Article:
The purpling of corn can be attributed to sugar accumulation. This sugar accumulation can arise from a phosphorus deficiency, since phosphorus is needed for sugar transport.
Purpling of corn leaves can be typical of a
phosphorus deficiency, but often the problem is observed with younger
plants when it’s very wet or cool. It is rare for an entire field to
show purpling symptoms due to a phosphorus deficiency. This would mean
the field is either very deficient in
phosphorus, or something is terribly wrong with the root
system, which is not allowing plants to take up phosphorus. If the
is related to the roots, other nutrients would show
deficiencies too, making for very sorry-looking plants. I
have seen phosphorus deficiency issues show up in areas of the field that have an abnormally high pH. Take soil samples or examine soil sampling reports.
(ROOTS) Most of the time, in young corn plants, purpling usually results
from inability of the root system to grow out into the soil around the
base of the plant. Sugars accumulate when roots can’t grow, and the
anthocyanin pigment then forms. The inability of roots to grow may be because:
-dry surface soil or where soil has dried out before nodal roots could penetrate.
-sidewall compaction may form at planting in heavier soils and dry to form a barrier, also hindering root growth.
- In some cases,
the seminal roots will have grown more than normal, but at some point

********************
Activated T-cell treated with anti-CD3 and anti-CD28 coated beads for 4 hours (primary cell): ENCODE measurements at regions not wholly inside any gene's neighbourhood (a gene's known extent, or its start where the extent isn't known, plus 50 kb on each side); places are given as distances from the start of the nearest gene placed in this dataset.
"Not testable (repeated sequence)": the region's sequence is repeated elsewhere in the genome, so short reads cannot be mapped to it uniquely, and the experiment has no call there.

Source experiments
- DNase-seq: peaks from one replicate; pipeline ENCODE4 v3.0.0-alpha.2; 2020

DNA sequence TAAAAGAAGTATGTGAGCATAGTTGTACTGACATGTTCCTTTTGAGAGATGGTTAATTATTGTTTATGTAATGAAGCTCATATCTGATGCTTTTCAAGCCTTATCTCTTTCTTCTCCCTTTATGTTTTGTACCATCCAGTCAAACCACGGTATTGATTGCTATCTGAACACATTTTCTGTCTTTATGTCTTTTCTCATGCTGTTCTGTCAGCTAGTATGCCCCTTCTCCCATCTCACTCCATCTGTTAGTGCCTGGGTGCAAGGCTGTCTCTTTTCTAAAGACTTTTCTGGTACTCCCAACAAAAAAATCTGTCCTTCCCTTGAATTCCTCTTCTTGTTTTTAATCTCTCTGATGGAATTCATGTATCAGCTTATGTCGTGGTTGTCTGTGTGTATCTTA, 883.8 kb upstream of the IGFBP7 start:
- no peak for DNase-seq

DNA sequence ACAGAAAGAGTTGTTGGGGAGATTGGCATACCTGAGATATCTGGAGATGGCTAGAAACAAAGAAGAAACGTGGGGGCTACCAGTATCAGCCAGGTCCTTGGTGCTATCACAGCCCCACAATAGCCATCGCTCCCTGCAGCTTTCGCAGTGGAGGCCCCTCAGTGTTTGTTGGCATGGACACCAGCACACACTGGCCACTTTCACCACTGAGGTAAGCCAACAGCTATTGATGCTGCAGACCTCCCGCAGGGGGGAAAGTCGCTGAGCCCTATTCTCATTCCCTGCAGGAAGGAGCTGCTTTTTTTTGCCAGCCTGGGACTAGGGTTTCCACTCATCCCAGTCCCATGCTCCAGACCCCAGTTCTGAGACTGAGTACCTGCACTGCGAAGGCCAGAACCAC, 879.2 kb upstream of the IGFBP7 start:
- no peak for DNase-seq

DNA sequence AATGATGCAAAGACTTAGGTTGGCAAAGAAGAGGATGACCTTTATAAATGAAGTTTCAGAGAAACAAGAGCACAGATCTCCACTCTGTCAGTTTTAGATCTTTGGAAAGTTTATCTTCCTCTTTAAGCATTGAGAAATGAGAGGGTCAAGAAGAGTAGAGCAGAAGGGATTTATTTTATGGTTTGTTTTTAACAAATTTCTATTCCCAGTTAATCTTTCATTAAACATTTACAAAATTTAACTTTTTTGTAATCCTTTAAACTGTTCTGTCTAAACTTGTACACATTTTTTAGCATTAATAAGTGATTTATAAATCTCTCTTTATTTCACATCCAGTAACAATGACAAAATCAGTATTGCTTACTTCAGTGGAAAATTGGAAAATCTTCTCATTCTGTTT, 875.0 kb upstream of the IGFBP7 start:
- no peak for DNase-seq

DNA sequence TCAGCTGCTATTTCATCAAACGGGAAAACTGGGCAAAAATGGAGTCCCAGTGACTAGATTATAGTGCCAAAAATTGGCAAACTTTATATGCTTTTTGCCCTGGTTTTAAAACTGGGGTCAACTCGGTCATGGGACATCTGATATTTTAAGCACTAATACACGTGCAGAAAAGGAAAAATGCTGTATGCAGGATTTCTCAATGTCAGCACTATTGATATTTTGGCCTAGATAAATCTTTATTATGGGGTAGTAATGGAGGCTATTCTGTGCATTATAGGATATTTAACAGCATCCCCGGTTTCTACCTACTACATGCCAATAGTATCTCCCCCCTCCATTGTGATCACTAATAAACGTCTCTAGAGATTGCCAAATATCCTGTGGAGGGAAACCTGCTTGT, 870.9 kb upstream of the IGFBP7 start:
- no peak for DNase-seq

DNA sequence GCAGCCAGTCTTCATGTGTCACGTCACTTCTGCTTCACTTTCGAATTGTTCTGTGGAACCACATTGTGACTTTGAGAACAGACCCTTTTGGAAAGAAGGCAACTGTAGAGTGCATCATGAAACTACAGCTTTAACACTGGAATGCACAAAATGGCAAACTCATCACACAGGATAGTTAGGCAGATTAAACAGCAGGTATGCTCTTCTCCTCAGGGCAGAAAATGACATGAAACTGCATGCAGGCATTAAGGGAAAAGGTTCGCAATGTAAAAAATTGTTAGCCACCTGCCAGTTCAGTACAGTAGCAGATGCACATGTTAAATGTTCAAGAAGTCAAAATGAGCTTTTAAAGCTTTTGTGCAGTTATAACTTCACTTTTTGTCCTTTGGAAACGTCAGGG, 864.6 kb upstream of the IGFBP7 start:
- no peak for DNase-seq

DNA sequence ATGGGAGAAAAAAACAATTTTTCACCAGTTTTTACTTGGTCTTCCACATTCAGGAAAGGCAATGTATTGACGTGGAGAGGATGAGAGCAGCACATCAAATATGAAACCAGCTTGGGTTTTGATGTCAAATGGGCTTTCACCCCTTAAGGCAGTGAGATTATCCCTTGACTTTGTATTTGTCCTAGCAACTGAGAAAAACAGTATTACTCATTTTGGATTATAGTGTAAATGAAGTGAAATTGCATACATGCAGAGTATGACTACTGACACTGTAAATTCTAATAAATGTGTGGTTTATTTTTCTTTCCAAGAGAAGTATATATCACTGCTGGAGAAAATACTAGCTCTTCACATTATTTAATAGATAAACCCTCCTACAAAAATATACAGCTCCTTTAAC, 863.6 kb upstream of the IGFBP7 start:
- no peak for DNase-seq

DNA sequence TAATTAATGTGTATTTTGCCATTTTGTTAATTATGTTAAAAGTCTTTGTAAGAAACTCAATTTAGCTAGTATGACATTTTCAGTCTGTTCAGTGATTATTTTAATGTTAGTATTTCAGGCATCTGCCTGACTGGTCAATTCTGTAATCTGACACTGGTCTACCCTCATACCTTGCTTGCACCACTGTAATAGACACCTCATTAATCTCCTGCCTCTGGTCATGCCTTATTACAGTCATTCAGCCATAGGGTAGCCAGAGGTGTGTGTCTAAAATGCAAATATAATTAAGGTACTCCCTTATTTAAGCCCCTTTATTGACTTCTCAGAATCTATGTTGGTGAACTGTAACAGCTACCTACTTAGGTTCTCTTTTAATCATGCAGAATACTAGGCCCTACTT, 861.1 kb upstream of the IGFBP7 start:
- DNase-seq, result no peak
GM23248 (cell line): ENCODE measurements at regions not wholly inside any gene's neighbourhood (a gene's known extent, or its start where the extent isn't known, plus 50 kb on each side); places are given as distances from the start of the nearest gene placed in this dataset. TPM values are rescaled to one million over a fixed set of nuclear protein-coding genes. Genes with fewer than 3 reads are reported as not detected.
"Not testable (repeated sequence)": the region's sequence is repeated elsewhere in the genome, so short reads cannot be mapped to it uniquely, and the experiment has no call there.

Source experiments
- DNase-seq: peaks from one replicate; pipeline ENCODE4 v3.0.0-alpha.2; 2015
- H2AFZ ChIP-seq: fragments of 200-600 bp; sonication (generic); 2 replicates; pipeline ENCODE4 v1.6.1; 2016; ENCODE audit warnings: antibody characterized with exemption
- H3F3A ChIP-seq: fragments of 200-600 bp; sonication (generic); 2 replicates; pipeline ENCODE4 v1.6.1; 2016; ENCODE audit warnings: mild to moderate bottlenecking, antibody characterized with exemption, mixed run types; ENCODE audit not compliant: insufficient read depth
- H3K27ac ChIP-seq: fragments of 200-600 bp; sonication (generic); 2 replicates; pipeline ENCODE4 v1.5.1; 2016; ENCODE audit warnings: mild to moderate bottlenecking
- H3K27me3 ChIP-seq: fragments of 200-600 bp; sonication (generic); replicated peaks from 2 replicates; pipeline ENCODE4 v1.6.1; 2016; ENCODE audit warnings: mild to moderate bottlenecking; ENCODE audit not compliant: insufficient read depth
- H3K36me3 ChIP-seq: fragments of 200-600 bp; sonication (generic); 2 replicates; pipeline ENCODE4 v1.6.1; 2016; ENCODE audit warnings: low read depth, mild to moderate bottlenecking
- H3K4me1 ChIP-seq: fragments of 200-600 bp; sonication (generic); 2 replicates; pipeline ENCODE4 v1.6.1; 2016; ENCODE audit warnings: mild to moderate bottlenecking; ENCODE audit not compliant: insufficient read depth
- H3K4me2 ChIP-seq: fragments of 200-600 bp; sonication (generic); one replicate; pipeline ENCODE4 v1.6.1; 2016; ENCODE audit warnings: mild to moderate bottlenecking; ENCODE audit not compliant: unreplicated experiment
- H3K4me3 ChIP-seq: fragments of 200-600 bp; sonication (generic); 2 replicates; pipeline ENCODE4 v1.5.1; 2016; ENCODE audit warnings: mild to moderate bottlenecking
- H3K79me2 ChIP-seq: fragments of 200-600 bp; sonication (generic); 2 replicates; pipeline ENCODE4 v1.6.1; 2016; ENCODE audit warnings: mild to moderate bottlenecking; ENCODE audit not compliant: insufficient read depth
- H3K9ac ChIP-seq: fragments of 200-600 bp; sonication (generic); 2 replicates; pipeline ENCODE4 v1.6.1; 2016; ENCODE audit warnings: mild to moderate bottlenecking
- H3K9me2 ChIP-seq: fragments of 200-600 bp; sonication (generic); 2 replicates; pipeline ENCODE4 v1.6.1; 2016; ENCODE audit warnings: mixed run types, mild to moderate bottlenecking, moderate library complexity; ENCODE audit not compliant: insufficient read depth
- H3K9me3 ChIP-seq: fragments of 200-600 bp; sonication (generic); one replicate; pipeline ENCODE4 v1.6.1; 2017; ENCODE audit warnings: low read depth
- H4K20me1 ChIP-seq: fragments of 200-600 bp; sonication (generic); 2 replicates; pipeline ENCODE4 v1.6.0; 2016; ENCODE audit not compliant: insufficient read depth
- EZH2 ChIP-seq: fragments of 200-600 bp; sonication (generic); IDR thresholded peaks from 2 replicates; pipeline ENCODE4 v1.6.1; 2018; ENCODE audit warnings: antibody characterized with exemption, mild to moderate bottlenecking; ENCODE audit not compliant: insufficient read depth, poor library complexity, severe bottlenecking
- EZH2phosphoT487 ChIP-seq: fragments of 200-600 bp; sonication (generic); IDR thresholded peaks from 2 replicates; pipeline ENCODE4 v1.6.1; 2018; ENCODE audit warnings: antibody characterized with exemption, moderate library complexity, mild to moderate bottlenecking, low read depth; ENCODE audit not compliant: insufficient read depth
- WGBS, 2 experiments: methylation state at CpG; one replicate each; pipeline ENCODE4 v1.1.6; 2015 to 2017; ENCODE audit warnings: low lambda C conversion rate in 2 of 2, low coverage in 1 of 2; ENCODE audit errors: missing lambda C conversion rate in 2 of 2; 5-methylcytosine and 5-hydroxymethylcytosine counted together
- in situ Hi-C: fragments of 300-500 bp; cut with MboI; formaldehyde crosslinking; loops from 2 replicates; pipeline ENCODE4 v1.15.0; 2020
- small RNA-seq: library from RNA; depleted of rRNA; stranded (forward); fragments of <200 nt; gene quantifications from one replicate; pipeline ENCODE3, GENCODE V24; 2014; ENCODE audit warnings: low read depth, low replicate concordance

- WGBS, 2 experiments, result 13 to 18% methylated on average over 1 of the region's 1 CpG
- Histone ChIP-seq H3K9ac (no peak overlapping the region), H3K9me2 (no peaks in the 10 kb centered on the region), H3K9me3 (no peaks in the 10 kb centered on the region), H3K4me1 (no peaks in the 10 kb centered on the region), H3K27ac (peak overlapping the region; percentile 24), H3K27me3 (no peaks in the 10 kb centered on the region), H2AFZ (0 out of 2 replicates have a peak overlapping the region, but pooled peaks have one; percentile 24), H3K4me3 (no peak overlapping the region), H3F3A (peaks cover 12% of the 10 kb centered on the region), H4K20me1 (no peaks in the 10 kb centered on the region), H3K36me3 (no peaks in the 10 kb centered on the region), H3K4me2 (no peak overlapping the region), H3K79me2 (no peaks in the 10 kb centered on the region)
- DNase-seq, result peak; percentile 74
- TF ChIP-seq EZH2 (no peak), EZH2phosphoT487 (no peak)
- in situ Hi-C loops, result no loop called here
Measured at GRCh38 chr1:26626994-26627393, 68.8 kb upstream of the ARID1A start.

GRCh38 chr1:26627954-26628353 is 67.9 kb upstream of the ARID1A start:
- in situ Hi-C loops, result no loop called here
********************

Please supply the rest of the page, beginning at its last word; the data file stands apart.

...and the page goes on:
they just can't support plant anymore.
- Anhydrous burn of corn roots.
In all of these cases, the purpling would only be visible in problem areas of the field. Rain may help for symptoms to disappear and good growing conditions will encourage root growth. If rain does not help, explore different possibilities for the purple symptoms of corn.
(GENETIC) If the entire field is showing signs of purpling, it sometimes can be linked to hybrid or genetics. Dig up plants and examine roots to rule out other issues or keep an eye on the field over the course of several weeks.
(INSECT) Some insect feeding (e.g. grape
colaspis and/or white grubs) that prune root hairs on seedling corn
plants can lead to purple discoloration on plants. The mechanism --
poorer absorption of nutrients (especially phosphorus) by the root
systems. The pattern of purpling plants due to insects would be in a "clumped" distribution within the field.
(HERBICIDE) Some herbicides can cause
corn to turn purple. The entire field or a specific pattern within the field may show symptoms. However, it is very, unlikely for an entire field
to show purple symptoms for very, long. For example, glyphosate may cause corn leaves to become purple, but eventually the corn plants will die if they they don't consist of the glyphosate resistant gene.